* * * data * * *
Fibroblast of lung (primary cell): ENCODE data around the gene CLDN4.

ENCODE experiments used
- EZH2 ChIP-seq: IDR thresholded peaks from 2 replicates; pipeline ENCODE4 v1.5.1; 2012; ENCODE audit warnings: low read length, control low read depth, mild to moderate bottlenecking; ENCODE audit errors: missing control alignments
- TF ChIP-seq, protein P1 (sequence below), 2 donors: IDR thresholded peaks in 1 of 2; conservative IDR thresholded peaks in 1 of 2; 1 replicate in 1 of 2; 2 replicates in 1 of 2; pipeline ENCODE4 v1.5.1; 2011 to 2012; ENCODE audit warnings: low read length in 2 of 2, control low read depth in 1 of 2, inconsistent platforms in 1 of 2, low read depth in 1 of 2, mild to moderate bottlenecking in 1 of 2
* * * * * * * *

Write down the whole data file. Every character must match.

Fibroblast of lung (primary cell): ENCODE data around the gene CLDN4.

ENCODE experiments used
- EZH2 ChIP-seq: IDR thresholded peaks from 2 replicates; pipeline ENCODE4 v1.5.1; 2012; ENCODE audit warnings: low read length, control low read depth, mild to moderate bottlenecking; ENCODE audit errors: missing control alignments
- TF ChIP-seq, protein P1 (sequence below), 2 donors: IDR thresholded peaks in 1 of 2; conservative IDR thresholded peaks in 1 of 2; 1 replicate in 1 of 2; 2 replicates in 1 of 2; pipeline ENCODE4 v1.5.1; 2011 to 2012; ENCODE audit warnings: low read length in 2 of 2, control low read depth in 1 of 2, inconsistent platforms in 1 of 2, low read depth in 1 of 2, mild to moderate bottlenecking in 1 of 2